It doesn’t have to be this way: Tackling climate-driven displacement

As climate change worsens, impacting most greatly the communities who are doing the least to cause it, we are working to understand what drives displacement and tackling the issues forcing people to leave their homes.

Extreme wildfires and floods in Australia during the past few years have brought the climate crisis to our doorstep. People lost homes and livelihoods, were left stranded for days without drinking water waiting to be evacuated and are now facing difficult decisions on how to rebuild their lives.

What we’re experiencing in Australia is a small reflection of what is happening globally. More than 30 million people have already been displaced by climate fuelled extreme weather events.

It is the communities that are doing the least to cause climate change that are experiencing the greatest impacts.

Act for Peace staff took part in the global climate strike on March 25 to uplift the voices of people facing displacement due to climate change. Act for Peace

Our commitment to tackling climate-driven displacement

At Act for Peace, we are committed to transforming the system to address the root causes of the climate crisis, as well as providing support for communities already impacted.

To prevent whole communities having to move to survive in the future, governments must invest more to help them mitigate and adapt to the effects of climate change. In each context, uniquely adapted solutions are required – solutions like those being innovated by our partner Christian Care in Zimbabwe (see opposite).

With your support, Act for Peace is working with communities around the globe, backing them to both prevent climate-driven displacement and to find solutions for people already uprooted from their homes.

Our local partner in Zimbabwe, Christian Care, is helping farmers diversify the way they earn an income so they’re better placed to meet the challenges of climate change. Joel Pratley / Act for Peace

How we’re supporting communities in Zimbabwe to adapt to a changing climate

Meet Ariko*, a beekeeper from Zimbabwe.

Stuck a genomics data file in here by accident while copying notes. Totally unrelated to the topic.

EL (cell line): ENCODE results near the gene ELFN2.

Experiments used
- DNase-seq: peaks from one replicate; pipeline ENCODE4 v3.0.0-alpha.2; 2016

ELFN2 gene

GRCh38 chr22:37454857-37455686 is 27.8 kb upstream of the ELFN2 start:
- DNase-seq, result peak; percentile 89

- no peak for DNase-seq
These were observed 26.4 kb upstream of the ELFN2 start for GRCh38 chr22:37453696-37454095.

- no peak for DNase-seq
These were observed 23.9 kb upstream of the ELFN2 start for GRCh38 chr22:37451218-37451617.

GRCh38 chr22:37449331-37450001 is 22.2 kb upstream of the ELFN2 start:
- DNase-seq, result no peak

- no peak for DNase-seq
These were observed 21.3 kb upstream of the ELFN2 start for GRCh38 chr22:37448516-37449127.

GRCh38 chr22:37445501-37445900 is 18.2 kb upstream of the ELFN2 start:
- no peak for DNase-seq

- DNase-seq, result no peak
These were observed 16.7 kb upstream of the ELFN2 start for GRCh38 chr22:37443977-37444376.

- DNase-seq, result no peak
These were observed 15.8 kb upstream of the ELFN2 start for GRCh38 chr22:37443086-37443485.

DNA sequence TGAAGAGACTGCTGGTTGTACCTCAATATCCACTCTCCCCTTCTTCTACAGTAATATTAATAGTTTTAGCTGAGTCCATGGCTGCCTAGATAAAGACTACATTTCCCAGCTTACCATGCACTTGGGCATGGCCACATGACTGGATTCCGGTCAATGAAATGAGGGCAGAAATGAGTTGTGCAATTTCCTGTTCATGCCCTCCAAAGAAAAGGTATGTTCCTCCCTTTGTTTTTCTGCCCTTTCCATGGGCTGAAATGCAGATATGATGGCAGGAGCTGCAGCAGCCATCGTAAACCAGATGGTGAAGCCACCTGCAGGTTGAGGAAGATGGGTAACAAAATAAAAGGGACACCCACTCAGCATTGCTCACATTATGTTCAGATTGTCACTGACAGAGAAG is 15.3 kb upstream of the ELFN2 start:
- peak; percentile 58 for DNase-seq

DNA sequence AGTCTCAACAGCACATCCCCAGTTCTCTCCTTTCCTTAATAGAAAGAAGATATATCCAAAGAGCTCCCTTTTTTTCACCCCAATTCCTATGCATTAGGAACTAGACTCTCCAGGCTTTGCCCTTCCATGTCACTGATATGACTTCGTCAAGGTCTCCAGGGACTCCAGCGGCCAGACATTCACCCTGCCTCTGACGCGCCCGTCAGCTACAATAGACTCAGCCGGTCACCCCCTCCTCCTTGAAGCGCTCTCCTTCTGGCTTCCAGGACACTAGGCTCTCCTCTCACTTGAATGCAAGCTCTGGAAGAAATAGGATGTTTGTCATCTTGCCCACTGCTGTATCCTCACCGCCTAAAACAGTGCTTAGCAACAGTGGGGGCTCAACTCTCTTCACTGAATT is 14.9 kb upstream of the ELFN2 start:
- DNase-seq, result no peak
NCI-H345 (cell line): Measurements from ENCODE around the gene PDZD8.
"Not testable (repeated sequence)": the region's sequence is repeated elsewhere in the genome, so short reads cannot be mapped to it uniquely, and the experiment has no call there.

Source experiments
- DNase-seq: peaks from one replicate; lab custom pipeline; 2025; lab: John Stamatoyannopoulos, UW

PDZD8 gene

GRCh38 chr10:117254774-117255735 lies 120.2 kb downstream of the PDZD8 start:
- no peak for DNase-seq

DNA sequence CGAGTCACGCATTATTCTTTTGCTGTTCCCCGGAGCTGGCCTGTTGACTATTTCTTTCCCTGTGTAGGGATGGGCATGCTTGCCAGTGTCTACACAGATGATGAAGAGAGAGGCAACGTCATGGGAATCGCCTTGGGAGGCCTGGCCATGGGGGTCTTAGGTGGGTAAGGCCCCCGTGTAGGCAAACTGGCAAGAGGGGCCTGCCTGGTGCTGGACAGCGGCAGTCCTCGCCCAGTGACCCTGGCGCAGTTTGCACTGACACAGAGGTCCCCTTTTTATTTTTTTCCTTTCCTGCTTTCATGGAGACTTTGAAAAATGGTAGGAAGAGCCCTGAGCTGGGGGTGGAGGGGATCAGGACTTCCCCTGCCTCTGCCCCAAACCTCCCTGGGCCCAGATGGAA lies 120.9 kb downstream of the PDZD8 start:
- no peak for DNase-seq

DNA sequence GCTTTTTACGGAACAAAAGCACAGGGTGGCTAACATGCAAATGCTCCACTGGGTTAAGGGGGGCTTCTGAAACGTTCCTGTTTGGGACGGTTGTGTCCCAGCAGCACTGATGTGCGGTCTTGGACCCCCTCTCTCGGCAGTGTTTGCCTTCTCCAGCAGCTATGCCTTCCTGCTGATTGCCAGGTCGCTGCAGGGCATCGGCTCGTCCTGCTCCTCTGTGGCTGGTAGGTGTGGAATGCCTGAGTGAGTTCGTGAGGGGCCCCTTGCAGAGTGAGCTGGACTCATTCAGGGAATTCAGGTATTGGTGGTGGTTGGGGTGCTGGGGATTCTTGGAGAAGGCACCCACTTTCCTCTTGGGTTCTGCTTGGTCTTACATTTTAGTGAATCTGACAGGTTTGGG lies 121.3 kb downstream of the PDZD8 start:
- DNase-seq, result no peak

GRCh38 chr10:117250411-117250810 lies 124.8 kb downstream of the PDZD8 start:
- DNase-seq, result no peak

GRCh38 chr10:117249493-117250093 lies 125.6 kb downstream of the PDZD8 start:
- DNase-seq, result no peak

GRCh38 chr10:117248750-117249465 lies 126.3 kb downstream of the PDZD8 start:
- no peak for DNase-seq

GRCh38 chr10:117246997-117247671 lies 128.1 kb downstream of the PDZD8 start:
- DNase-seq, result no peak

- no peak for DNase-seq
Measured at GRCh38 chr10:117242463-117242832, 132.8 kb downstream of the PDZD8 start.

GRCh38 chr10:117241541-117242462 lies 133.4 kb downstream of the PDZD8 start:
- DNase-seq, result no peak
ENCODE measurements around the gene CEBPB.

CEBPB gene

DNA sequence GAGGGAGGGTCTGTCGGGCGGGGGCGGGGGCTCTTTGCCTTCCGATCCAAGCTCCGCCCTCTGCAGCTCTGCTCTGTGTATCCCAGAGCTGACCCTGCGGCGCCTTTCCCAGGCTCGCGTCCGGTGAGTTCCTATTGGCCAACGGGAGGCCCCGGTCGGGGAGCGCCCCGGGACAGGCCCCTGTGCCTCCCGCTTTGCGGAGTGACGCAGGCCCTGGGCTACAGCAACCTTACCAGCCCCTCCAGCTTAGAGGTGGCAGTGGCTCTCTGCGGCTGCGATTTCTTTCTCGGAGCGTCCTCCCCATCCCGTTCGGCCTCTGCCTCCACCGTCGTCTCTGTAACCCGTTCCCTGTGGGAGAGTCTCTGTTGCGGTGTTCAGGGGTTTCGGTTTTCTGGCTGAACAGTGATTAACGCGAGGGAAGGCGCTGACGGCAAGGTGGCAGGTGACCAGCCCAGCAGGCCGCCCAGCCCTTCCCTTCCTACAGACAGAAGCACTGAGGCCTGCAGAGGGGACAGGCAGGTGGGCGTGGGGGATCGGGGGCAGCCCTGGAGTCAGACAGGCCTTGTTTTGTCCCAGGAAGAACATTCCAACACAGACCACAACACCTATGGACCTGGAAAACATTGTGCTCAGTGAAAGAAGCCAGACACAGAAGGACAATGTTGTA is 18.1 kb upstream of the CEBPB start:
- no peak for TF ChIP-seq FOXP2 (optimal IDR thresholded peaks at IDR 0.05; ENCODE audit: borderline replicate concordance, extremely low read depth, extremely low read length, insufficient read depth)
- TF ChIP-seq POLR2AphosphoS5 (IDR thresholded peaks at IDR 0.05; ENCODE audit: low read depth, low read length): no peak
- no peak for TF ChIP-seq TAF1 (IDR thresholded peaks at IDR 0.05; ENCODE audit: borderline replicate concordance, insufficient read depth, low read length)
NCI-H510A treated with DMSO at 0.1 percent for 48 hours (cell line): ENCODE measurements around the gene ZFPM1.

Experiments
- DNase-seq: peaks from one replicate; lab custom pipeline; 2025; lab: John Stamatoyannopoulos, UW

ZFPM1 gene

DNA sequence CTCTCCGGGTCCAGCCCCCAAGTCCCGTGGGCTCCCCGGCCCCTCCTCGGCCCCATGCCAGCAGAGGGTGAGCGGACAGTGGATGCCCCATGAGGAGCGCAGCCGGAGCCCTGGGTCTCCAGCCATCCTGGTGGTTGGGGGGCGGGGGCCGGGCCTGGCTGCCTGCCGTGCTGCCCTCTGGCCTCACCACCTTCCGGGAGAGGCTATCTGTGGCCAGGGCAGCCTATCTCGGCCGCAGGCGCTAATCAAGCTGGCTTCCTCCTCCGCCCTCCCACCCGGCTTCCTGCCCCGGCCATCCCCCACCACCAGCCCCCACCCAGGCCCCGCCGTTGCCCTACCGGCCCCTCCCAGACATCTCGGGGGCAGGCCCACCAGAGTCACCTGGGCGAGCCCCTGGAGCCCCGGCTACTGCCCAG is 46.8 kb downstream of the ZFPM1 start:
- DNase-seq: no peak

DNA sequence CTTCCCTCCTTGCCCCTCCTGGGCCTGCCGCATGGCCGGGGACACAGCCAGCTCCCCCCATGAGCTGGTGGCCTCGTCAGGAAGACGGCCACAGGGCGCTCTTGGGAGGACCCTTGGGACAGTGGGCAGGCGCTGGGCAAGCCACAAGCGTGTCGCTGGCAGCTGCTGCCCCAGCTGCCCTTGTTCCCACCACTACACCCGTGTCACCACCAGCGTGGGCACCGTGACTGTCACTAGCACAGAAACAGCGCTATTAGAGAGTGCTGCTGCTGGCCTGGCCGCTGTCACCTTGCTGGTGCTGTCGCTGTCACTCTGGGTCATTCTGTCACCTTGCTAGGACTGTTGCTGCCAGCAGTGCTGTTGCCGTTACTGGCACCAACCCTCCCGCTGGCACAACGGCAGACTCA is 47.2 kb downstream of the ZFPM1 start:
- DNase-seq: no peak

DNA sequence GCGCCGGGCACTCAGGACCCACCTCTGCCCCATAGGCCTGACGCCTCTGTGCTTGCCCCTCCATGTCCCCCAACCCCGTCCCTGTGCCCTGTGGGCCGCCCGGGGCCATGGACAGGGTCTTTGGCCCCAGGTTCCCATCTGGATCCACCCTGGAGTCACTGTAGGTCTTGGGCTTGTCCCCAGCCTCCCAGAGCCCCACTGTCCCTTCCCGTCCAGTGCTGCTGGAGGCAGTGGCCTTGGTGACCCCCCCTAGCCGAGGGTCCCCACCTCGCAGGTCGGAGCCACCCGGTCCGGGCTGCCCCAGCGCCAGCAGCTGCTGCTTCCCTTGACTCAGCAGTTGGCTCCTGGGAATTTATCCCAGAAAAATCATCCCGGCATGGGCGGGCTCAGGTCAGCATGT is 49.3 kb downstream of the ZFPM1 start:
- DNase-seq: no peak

In recent years Zimbabwe has experienced a rapidly changing climate, including an increase in severe droughts. The ways communities such as Ariko’s made a living off conventional farming are no longer sustainable.

One bad drought can leave entire communities facing displacement.

But it doesn’t have to be this way.

Act for Peace is working with our local partner in Zimbabwe, Christian Care, to help farmers diversify the way they earn an income and be better placed to meet the challenges of a changing climate.

Farmers like Ariko are adapting to a rapidly changing climate by learning new skills like beekeeping. Act for Peace

Engaging with the latest climate science, Christian Care is equipping farmers like Ariko with new livelihood skills, equipment, and expert training in areas such as Conservation Farming, small livestock farming, and beekeeping.

Picking up beekeeping has been a steep learning curve for Ariko, but the benefits of the practice are twofold. He can make good money from selling the honey and there is the added environmental benefit of cross-pollination when the beekeeping units are set up next to other crops.

“There’s a real science around it which the farmers are all learning along the way, and we’ve had reports back from farmers involved in the project that they’re just ecstatic“, says Tracey Robinson, Act for Peace International Project Coordinator.

Thank you for backing communities in Zimbabwe on the frontline of the climate crisis. With your help and the support of the Australian Government through the Australian NGO Cooperation Program (ANCP), this work is possible.

We hope Ariko’s willingness to innovate, learn and adapt can serve as inspiration as we continue to tackle this crisis together.

* Name changed for safety reasons.

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